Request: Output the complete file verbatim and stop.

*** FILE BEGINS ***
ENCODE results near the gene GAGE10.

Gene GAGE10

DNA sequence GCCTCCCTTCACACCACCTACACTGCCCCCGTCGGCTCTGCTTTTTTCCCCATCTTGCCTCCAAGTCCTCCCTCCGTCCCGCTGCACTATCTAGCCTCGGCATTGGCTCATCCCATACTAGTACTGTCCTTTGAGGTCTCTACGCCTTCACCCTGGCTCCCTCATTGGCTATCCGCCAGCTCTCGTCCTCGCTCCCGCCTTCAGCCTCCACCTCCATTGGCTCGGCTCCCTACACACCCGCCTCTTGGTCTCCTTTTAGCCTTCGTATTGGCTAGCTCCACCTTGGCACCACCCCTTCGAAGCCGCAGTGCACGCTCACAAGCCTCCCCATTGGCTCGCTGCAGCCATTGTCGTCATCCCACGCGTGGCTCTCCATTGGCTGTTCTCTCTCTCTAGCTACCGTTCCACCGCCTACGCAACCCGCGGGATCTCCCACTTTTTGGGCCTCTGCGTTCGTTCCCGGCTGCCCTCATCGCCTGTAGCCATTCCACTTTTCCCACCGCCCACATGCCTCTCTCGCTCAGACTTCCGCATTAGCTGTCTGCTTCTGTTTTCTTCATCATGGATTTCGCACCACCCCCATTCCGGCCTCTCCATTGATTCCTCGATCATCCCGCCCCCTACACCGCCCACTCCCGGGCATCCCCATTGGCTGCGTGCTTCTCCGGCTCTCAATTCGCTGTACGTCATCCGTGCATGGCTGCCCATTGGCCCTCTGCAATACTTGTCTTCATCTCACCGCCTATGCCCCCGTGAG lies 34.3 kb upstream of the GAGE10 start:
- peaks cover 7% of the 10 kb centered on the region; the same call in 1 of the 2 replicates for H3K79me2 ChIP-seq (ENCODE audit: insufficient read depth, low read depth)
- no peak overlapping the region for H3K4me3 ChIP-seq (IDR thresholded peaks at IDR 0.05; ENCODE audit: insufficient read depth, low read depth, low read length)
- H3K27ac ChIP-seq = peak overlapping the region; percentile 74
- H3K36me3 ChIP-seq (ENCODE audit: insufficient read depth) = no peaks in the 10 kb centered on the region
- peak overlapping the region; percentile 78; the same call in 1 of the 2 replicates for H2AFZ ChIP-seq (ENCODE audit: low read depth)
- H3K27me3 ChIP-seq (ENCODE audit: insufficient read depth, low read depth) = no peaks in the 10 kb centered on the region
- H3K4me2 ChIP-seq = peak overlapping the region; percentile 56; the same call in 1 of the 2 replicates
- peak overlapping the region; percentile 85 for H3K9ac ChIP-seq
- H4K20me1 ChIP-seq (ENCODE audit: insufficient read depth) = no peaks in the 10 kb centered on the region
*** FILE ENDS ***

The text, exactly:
ENCODE results near the gene GAGE10.

Gene GAGE10

DNA sequence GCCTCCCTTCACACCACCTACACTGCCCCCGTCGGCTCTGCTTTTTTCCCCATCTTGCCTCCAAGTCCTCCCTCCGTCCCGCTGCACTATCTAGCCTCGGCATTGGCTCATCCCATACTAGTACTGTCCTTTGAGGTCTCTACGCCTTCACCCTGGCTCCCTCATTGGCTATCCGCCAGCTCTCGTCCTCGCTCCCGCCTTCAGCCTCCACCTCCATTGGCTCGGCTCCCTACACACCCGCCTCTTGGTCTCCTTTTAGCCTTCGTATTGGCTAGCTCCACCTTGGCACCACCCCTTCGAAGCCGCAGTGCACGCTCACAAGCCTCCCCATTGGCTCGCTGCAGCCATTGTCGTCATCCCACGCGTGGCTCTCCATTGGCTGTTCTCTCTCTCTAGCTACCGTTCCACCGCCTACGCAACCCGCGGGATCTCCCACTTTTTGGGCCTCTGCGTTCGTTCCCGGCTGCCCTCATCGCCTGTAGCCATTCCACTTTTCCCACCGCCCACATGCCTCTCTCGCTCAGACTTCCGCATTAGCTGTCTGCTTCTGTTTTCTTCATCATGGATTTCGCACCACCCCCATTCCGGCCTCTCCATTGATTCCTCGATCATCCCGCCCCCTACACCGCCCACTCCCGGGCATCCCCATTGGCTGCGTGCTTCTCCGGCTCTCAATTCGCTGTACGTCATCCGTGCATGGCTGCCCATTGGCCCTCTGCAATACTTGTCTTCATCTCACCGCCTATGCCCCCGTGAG lies 34.3 kb upstream of the GAGE10 start:
- peaks cover 7% of the 10 kb centered on the region; the same call in 1 of the 2 replicates for H3K79me2 ChIP-seq (ENCODE audit: insufficient read depth, low read depth)
- no peak overlapping the region for H3K4me3 ChIP-seq (IDR thresholded peaks at IDR 0.05; ENCODE audit: insufficient read depth, low read depth, low read length)
- H3K27ac ChIP-seq = peak overlapping the region; percentile 74
- H3K36me3 ChIP-seq (ENCODE audit: insufficient read depth) = no peaks in the 10 kb centered on the region
- peak overlapping the region; percentile 78; the same call in 1 of the 2 replicates for H2AFZ ChIP-seq (ENCODE audit: low read depth)
- H3K27me3 ChIP-seq (ENCODE audit: insufficient read depth, low read depth) = no peaks in the 10 kb centered on the region
- H3K4me2 ChIP-seq = peak overlapping the region; percentile 56; the same call in 1 of the 2 replicates
- peak overlapping the region; percentile 85 for H3K9ac ChIP-seq
- H4K20me1 ChIP-seq (ENCODE audit: insufficient read depth) = no peaks in the 10 kb centered on the region